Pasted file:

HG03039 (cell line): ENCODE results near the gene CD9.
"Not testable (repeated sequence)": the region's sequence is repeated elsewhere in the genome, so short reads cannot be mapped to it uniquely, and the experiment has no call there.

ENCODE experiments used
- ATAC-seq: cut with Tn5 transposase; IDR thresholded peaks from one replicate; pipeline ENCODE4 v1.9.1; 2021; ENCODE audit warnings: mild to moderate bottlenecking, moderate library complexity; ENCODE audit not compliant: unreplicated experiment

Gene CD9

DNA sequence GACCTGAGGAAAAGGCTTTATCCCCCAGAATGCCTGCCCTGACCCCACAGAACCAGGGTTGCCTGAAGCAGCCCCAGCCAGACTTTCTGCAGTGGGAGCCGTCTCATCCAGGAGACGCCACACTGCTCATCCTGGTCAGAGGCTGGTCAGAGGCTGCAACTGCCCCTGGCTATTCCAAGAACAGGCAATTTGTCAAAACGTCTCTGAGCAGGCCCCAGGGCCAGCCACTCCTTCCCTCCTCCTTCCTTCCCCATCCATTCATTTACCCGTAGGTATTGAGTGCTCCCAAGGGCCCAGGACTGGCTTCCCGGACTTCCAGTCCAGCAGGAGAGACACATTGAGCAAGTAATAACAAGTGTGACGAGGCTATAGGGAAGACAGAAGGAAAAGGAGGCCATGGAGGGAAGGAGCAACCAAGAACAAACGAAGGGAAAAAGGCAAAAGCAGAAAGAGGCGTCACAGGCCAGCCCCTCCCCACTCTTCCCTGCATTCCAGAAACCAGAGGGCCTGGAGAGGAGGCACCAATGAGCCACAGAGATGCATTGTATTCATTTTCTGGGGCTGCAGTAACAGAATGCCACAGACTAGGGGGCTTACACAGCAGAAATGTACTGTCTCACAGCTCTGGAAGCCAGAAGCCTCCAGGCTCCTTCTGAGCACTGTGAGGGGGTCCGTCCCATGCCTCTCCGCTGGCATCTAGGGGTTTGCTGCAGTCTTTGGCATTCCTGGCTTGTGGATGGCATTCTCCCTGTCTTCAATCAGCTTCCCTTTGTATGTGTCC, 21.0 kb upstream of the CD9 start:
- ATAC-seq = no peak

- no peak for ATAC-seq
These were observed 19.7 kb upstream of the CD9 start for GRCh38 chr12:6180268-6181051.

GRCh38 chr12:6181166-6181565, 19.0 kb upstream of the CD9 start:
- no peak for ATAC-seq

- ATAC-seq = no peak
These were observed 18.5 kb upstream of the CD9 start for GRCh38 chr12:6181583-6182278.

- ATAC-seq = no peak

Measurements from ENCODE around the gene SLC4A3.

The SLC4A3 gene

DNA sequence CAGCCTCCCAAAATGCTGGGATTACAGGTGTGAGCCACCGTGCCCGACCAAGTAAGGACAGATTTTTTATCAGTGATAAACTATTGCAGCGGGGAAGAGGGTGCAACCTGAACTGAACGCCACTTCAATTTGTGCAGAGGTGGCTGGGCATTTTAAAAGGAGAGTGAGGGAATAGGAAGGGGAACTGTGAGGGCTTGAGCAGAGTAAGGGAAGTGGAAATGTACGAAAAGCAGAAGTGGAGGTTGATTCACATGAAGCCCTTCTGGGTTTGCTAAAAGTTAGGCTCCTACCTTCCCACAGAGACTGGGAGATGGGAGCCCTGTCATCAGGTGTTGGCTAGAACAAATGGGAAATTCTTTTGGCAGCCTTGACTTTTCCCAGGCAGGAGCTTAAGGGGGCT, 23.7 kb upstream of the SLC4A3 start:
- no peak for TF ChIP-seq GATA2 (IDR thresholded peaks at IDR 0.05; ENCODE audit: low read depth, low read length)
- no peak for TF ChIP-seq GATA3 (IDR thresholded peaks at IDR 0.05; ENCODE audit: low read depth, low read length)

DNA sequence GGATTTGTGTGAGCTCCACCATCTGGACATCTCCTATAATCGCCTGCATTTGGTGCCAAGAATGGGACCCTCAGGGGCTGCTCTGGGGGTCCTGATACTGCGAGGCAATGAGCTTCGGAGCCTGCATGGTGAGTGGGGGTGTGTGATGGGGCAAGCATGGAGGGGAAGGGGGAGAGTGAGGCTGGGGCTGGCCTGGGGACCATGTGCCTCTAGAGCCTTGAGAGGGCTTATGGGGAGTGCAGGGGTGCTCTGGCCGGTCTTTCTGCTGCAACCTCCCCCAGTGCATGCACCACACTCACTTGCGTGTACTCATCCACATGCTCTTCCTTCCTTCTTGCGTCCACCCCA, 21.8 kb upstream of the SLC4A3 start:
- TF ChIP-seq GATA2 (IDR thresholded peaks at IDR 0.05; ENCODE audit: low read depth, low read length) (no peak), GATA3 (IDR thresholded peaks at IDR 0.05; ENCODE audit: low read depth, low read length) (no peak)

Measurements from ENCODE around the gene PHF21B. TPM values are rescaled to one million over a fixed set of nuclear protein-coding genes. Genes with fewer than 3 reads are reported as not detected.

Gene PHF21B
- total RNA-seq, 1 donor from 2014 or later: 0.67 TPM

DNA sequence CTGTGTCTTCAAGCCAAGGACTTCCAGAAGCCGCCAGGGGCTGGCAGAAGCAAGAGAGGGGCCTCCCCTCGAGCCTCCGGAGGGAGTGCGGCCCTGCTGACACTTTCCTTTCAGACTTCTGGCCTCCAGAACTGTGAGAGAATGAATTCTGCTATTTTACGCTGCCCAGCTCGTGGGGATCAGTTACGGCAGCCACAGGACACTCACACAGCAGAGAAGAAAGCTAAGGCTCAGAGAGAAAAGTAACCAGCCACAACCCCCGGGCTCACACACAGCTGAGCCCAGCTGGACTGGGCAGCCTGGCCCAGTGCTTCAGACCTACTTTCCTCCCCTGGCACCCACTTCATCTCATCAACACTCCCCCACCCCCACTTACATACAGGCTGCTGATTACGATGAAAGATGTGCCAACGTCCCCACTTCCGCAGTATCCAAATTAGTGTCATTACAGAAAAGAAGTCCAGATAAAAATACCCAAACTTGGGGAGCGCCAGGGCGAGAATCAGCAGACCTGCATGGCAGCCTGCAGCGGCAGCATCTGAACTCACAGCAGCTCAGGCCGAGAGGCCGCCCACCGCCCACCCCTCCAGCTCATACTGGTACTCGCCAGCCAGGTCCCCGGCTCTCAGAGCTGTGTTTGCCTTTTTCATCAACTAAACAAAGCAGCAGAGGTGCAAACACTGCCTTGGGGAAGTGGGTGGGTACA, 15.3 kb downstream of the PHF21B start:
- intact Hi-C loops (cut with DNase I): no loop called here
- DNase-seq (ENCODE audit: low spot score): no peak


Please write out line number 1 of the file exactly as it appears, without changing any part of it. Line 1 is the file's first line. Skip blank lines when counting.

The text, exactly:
HG03039 (cell line): ENCODE results near the gene CD9.